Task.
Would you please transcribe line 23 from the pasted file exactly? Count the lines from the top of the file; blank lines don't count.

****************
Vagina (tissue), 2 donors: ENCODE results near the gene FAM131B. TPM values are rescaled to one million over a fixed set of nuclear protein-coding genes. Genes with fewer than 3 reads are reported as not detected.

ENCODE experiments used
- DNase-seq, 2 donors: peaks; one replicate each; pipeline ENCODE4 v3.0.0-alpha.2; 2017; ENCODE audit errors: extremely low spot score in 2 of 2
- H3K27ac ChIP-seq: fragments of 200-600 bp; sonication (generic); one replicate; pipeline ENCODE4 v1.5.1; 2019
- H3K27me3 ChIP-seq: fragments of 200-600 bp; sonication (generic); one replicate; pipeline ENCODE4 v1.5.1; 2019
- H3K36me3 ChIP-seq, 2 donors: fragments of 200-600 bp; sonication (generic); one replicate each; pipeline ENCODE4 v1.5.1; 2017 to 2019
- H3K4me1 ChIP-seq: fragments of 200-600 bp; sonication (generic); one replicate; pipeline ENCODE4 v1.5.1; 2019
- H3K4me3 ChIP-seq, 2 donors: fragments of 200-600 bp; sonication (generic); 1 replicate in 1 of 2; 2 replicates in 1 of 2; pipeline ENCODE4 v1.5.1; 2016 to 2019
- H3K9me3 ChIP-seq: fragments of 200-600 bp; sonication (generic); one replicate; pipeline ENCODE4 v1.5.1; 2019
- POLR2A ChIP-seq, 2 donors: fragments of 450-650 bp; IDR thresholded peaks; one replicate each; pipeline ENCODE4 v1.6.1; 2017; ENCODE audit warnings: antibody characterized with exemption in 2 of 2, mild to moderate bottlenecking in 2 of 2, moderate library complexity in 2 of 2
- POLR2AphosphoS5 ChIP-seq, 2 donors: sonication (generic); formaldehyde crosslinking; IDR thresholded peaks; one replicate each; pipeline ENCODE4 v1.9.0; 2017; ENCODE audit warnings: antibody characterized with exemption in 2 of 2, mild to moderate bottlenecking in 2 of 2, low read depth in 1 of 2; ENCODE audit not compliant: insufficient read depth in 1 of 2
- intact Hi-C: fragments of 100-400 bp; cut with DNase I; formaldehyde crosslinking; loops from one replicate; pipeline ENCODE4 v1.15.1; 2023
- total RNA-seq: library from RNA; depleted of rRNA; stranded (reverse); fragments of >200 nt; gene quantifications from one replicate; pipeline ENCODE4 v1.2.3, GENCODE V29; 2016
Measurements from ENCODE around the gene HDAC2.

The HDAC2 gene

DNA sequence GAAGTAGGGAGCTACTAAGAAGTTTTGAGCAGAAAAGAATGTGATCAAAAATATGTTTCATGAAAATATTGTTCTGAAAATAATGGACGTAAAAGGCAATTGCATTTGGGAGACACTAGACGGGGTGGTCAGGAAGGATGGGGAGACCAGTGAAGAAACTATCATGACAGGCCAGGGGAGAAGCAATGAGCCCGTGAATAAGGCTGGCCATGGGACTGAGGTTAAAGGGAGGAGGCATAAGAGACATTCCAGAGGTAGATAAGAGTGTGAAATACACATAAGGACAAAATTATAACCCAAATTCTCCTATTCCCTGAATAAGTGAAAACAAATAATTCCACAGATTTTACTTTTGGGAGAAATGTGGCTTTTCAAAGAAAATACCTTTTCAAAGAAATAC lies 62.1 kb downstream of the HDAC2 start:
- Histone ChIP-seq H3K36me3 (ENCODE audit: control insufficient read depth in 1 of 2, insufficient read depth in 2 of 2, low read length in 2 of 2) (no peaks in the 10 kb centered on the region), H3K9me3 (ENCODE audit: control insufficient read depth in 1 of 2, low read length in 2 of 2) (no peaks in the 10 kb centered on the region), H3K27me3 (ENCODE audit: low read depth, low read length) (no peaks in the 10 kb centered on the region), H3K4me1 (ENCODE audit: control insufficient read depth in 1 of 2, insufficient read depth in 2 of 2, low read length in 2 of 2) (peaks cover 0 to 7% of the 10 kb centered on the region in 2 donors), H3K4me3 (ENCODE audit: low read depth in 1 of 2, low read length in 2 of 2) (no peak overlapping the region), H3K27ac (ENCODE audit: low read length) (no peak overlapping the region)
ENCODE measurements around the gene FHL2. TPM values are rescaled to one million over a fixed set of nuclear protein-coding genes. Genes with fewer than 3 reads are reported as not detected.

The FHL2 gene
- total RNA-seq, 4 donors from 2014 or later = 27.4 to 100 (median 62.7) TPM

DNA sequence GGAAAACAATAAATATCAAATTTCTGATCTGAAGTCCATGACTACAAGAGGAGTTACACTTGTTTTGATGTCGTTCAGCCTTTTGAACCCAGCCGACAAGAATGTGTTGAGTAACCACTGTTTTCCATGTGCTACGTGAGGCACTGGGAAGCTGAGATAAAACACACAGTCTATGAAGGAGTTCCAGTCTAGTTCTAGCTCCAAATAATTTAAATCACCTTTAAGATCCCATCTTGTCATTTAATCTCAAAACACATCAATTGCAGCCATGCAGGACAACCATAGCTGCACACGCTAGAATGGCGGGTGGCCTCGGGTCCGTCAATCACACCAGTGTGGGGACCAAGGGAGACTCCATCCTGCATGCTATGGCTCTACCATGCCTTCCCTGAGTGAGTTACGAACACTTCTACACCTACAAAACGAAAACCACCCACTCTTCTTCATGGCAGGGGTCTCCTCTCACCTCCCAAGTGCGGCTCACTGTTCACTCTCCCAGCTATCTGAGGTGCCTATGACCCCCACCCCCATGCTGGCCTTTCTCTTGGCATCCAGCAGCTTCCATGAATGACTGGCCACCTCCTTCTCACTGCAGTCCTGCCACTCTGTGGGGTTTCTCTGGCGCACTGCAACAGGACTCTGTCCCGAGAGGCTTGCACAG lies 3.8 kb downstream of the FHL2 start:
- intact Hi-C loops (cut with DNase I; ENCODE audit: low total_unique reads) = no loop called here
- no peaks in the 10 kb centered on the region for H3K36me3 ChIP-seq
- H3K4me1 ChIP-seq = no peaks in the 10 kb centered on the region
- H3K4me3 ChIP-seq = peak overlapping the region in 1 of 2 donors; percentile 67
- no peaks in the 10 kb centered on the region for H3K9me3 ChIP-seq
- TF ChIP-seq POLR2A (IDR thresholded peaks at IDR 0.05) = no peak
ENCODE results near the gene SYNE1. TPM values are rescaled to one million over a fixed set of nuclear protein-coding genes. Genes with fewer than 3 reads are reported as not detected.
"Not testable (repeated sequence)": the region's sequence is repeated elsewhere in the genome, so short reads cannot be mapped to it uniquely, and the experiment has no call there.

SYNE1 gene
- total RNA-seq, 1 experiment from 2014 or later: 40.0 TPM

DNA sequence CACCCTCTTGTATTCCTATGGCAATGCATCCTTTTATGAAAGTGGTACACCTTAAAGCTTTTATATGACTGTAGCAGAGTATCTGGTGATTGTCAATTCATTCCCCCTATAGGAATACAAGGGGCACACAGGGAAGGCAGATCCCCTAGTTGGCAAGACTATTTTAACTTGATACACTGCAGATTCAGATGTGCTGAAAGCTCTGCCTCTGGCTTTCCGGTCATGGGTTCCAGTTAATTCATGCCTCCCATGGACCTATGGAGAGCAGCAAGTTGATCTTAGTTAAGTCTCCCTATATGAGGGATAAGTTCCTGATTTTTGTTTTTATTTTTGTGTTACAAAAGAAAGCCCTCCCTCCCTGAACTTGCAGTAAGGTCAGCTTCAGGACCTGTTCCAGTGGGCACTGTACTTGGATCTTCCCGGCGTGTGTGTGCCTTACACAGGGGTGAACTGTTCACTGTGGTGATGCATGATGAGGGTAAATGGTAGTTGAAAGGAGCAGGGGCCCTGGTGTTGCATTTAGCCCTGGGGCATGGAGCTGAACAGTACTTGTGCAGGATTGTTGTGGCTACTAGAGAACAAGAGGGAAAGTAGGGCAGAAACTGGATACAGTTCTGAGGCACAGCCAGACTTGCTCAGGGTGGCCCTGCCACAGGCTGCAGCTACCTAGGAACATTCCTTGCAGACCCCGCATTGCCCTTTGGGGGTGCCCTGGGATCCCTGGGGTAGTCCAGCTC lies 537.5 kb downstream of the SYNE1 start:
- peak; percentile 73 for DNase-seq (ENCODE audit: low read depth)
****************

- no peaks in the 10 kb centered on the region for H3K36me3 ChIP-seq